Washington art dealer Chris Middendorf is no longer a financial backer of just any old boxer; he now owns a piece of the new International Boxing Federation light heavyweight champion of the world. His fighter, Prince Charles Williams, won the title with a 10th-round TKO this week from Bobby Czyz.

Middendorf, who was attending his first fight, thought for a few rounds that he might have made a bad deal when he traded an abstract painting for a share of Williams. He described how Williams was knocked to the canvas in the first round and was standing on rubbery legs at the bell. In the second, Czyz nearly knocked him from the ring. "I was very depressed," Middendorf said. "I had met him just before the fight."

Middendorf said he and his wife Alexandra were at ringside and, seeing and hearing the blows land, "I developed a new respect for the power of the punch." Now he is so enthusiastic about his boxer that he wants Williams to take on the first challenge to his title in Washington. As for his investment, Middendorf says the fighter "has to be the best trade I ever made for a painting." Out & About

Playboy magazine is coming to town this week to interview for an uncoming undraped photo essay titled "The Women of Washington" to be published sometime in 1988. Those interviews, however, won't be at Georgetown's Four Seasons Hotel, as Playboy announced last week. Veteran photographer David Chan will be screening the expected 200 candidates Thursday through Sunday at the Vista Hotel. The Four Seasons, which sees itself as a dignified, residential hotel, wasn't aware Playboy would be interviewing centerfold hopefuls when the reservations were made and was surprised at the number of telephone calls it received when it was reported the interviews would be held there. Robin Brown, resident manager of the Four Seasons, said getting Playboy to move was not based on any moral principle. "It was decided we as a hotel could not accommodate {Playboy's} requests." The Vista, on the other hand, seeing the publicity potential, is doing everything possible to accommodate ... If Frank Sinatra ever gives up singing, he can probably make it in the art world. He sent a serigraph he did titled "Desert Sunset" to last week's Washington Charity Dinner to benefit Nancy Reagan's Drug Abuse Fund, and it was auctioned for $26,000. A group of Hollywood celebrities including William Shatner, Robert Loggia, George Peppard, Pat Boone and Pia Zadora were at the dinner. The winning bidder on the Sinatra work was Tino Barzi, Zadora's manager, who was once Sinatra's manager ...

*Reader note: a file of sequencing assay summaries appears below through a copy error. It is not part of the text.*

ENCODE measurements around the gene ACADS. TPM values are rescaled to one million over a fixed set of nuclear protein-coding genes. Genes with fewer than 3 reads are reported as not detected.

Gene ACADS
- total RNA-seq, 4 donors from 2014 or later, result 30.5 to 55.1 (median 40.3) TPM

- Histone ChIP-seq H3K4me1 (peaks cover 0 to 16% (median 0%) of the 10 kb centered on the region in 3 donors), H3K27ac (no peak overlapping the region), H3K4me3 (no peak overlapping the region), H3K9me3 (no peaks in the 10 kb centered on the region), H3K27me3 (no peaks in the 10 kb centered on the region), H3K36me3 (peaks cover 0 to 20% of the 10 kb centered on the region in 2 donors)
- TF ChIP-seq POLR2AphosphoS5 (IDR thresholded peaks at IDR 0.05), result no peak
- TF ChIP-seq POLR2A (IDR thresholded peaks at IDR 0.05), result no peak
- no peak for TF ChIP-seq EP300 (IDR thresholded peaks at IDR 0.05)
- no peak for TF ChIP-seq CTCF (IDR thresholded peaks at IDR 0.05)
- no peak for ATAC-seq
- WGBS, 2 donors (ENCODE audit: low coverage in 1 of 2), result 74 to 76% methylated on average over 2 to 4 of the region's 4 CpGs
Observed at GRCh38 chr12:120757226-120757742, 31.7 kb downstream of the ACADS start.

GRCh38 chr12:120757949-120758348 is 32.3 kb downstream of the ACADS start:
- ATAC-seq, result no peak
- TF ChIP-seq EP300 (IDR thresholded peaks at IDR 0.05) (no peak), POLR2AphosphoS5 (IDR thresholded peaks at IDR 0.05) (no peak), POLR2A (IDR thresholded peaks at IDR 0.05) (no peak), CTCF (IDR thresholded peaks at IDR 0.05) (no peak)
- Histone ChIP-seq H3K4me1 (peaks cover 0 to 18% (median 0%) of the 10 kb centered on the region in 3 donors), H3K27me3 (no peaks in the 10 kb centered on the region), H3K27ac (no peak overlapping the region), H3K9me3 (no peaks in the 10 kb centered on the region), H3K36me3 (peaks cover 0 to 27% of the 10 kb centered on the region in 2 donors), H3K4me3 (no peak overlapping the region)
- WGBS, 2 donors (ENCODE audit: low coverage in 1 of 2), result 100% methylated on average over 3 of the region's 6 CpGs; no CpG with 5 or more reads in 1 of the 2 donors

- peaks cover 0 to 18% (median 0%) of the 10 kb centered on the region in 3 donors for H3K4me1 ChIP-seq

This is night talker Larry King's big year. The Mutual Radio and CNN talk show host, who is entertaining big contract offers from CNN, ABC-TV and the King World Syndicate, learned yesterday that his book "Tell It to the King," written with Peter Occhiogrosso, will be a Book-of-the-Month Club selection. The book, scheduled for publication in April, will be full of personal stories and anecdotes about famous people King has known and interviewed in his more than 25 years on the air ...

Life magazine is publishing a portion of Michael K. Deaver's upcoming memoirs, titled "Behind the Scenes," in its December issue. A representative of the office of the special counsel, which is investigating Deaver, contacted Time Inc. for an advance look but was told that everyone will have to wait for the Nov. 16 publication date. No exceptions ...